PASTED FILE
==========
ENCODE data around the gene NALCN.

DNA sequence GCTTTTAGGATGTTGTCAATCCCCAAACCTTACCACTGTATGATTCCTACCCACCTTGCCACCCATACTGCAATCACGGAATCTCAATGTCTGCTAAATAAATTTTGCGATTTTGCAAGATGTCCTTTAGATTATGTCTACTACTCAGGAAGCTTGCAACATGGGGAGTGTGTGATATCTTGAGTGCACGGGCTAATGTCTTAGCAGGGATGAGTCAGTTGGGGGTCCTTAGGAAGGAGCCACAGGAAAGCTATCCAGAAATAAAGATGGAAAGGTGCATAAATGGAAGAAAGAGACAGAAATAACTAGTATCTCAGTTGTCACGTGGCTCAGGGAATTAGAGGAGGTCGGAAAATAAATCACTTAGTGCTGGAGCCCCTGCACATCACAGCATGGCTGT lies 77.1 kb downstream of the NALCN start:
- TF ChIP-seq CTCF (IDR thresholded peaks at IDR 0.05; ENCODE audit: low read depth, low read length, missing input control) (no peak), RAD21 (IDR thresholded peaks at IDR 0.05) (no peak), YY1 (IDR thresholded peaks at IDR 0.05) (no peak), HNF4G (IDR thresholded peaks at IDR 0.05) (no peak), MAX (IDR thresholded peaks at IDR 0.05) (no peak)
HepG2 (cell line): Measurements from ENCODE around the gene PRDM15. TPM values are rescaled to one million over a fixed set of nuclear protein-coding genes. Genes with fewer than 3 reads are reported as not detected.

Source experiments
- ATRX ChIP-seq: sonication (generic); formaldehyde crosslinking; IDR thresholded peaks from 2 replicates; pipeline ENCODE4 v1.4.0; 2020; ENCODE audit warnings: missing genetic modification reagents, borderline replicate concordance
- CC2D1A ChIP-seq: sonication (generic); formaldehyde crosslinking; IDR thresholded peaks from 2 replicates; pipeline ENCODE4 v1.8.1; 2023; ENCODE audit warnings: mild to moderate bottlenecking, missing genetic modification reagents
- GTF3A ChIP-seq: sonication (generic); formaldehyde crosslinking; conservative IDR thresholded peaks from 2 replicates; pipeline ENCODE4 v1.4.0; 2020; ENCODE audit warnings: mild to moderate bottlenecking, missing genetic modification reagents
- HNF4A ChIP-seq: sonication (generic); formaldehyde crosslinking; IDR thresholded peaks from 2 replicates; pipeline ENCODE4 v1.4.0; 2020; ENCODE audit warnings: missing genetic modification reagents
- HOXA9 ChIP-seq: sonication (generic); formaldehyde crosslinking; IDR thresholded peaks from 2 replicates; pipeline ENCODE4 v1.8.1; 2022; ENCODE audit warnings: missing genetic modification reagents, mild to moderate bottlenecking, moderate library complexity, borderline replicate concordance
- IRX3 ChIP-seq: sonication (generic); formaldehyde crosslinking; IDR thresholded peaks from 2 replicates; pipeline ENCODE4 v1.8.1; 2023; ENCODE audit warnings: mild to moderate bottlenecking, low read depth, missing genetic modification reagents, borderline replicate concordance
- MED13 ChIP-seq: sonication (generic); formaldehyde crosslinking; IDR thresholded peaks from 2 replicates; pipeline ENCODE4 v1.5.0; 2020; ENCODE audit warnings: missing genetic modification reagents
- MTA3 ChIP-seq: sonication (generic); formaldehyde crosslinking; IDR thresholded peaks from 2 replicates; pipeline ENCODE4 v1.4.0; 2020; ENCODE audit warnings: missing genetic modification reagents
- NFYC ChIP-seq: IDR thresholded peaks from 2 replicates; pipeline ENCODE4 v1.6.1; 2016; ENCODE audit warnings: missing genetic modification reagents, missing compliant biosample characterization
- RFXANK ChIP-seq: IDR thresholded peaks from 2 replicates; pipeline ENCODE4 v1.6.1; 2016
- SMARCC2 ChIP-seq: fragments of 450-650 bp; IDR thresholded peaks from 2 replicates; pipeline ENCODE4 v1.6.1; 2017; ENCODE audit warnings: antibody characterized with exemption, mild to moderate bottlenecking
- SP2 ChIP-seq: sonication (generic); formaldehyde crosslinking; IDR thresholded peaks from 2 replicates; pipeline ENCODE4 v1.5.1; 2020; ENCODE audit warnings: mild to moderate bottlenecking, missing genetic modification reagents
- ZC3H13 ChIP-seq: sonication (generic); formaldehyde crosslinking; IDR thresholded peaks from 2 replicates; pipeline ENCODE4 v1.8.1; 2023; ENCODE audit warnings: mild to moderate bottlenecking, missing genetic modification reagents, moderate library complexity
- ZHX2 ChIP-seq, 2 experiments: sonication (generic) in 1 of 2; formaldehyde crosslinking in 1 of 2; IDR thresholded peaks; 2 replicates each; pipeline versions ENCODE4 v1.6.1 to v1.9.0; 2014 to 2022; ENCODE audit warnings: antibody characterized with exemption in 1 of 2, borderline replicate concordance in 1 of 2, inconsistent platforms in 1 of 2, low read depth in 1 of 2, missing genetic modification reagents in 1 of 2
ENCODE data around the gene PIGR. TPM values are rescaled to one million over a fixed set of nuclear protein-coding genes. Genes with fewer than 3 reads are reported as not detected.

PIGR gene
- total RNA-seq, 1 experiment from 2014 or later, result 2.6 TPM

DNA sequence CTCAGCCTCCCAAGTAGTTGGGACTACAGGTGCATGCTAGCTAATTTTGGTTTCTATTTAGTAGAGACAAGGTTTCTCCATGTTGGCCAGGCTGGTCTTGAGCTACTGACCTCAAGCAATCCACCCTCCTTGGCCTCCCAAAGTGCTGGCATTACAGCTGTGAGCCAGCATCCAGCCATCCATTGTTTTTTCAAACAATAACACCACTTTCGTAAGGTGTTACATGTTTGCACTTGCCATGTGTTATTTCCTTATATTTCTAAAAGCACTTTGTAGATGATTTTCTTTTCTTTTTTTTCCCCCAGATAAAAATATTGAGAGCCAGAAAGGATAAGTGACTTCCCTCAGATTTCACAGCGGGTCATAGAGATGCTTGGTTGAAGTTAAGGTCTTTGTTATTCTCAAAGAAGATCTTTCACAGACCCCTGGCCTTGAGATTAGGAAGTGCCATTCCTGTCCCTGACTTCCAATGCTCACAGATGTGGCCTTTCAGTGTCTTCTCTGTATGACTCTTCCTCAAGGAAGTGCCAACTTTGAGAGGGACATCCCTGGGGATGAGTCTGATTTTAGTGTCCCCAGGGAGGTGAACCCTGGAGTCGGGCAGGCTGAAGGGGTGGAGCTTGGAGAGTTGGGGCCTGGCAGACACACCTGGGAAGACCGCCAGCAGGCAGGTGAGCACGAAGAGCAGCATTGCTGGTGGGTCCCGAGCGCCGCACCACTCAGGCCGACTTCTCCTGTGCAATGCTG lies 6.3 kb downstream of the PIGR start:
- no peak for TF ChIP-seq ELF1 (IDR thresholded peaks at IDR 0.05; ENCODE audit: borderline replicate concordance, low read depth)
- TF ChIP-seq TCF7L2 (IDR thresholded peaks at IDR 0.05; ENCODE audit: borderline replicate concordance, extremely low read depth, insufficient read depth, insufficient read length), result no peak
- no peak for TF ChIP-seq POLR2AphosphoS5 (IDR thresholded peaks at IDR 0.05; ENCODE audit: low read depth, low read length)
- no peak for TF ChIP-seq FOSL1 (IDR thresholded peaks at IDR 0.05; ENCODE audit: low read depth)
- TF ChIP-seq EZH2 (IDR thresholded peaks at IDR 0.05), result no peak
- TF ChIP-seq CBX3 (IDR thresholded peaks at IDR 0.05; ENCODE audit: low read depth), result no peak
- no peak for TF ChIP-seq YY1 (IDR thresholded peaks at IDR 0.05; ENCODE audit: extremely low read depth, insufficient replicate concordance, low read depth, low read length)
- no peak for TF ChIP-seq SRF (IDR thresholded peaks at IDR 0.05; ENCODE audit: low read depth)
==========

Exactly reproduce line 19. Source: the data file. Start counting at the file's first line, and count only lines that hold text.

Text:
- ZHX2 ChIP-seq, 2 experiments: sonication (generic) in 1 of 2; formaldehyde crosslinking in 1 of 2; IDR thresholded peaks; 2 replicates each; pipeline versions ENCODE4 v1.6.1 to v1.9.0; 2014 to 2022; ENCODE audit warnings: antibody characterized with exemption in 1 of 2, borderline replicate concordance in 1 of 2, inconsistent platforms in 1 of 2, low read depth in 1 of 2, missing genetic modification reagents in 1 of 2